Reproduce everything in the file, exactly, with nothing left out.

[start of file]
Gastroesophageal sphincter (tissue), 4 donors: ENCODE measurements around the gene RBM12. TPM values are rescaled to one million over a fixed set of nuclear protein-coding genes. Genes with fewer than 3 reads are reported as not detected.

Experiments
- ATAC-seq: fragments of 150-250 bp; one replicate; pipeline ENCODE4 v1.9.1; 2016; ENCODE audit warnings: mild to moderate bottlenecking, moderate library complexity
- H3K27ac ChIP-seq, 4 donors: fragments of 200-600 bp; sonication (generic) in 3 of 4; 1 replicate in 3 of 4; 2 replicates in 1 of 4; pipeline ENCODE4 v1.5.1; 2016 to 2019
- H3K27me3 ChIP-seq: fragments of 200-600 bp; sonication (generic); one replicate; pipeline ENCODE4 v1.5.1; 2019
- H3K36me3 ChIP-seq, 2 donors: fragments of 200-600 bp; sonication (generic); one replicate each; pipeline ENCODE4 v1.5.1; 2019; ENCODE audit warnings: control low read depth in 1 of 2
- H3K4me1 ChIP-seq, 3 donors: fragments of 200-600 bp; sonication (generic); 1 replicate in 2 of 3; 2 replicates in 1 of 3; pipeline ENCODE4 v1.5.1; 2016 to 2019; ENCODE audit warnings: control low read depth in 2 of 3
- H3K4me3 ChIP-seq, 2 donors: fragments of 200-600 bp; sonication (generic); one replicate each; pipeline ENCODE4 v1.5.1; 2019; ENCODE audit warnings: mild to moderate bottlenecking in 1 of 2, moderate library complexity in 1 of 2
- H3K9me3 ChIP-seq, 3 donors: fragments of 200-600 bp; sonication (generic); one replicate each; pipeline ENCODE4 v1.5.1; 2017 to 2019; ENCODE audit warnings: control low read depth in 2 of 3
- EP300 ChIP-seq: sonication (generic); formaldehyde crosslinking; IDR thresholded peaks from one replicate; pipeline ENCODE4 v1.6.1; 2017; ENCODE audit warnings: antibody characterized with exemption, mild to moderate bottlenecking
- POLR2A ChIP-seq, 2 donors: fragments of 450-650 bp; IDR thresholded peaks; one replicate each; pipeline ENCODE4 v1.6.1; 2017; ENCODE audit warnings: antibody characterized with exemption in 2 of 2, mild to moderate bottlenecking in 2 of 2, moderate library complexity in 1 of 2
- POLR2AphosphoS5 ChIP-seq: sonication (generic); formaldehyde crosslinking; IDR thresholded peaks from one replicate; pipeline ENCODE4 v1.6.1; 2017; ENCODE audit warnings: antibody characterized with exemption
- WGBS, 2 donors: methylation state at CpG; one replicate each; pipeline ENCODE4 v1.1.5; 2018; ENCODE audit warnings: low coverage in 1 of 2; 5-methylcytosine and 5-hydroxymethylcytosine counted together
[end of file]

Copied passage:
Gastroesophageal sphincter (tissue), 4 donors: ENCODE measurements around the gene RBM12. TPM values are rescaled to one million over a fixed set of nuclear protein-coding genes. Genes with fewer than 3 reads are reported as not detected.

Experiments
- ATAC-seq: fragments of 150-250 bp; one replicate; pipeline ENCODE4 v1.9.1; 2016; ENCODE audit warnings: mild to moderate bottlenecking, moderate library complexity
- H3K27ac ChIP-seq, 4 donors: fragments of 200-600 bp; sonication (generic) in 3 of 4; 1 replicate in 3 of 4; 2 replicates in 1 of 4; pipeline ENCODE4 v1.5.1; 2016 to 2019
- H3K27me3 ChIP-seq: fragments of 200-600 bp; sonication (generic); one replicate; pipeline ENCODE4 v1.5.1; 2019
- H3K36me3 ChIP-seq, 2 donors: fragments of 200-600 bp; sonication (generic); one replicate each; pipeline ENCODE4 v1.5.1; 2019; ENCODE audit warnings: control low read depth in 1 of 2
- H3K4me1 ChIP-seq, 3 donors: fragments of 200-600 bp; sonication (generic); 1 replicate in 2 of 3; 2 replicates in 1 of 3; pipeline ENCODE4 v1.5.1; 2016 to 2019; ENCODE audit warnings: control low read depth in 2 of 3
- H3K4me3 ChIP-seq, 2 donors: fragments of 200-600 bp; sonication (generic); one replicate each; pipeline ENCODE4 v1.5.1; 2019; ENCODE audit warnings: mild to moderate bottlenecking in 1 of 2, moderate library complexity in 1 of 2
- H3K9me3 ChIP-seq, 3 donors: fragments of 200-600 bp; sonication (generic); one replicate each; pipeline ENCODE4 v1.5.1; 2017 to 2019; ENCODE audit warnings: control low read depth in 2 of 3
- EP300 ChIP-seq: sonication (generic); formaldehyde crosslinking; IDR thresholded peaks from one replicate; pipeline ENCODE4 v1.6.1; 2017; ENCODE audit warnings: antibody characterized with exemption, mild to moderate bottlenecking
- POLR2A ChIP-seq, 2 donors: fragments of 450-650 bp; IDR thresholded peaks; one replicate each; pipeline ENCODE4 v1.6.1; 2017; ENCODE audit warnings: antibody characterized with exemption in 2 of 2, mild to moderate bottlenecking in 2 of 2, moderate library complexity in 1 of 2
- POLR2AphosphoS5 ChIP-seq: sonication (generic); formaldehyde crosslinking; IDR thresholded peaks from one replicate; pipeline ENCODE4 v1.6.1; 2017; ENCODE audit warnings: antibody characterized with exemption
- WGBS, 2 donors: methylation state at CpG; one replicate each; pipeline ENCODE4 v1.1.5; 2018; ENCODE audit warnings: low coverage in 1 of 2; 5-methylcytosine and 5-hydroxymethylcytosine counted together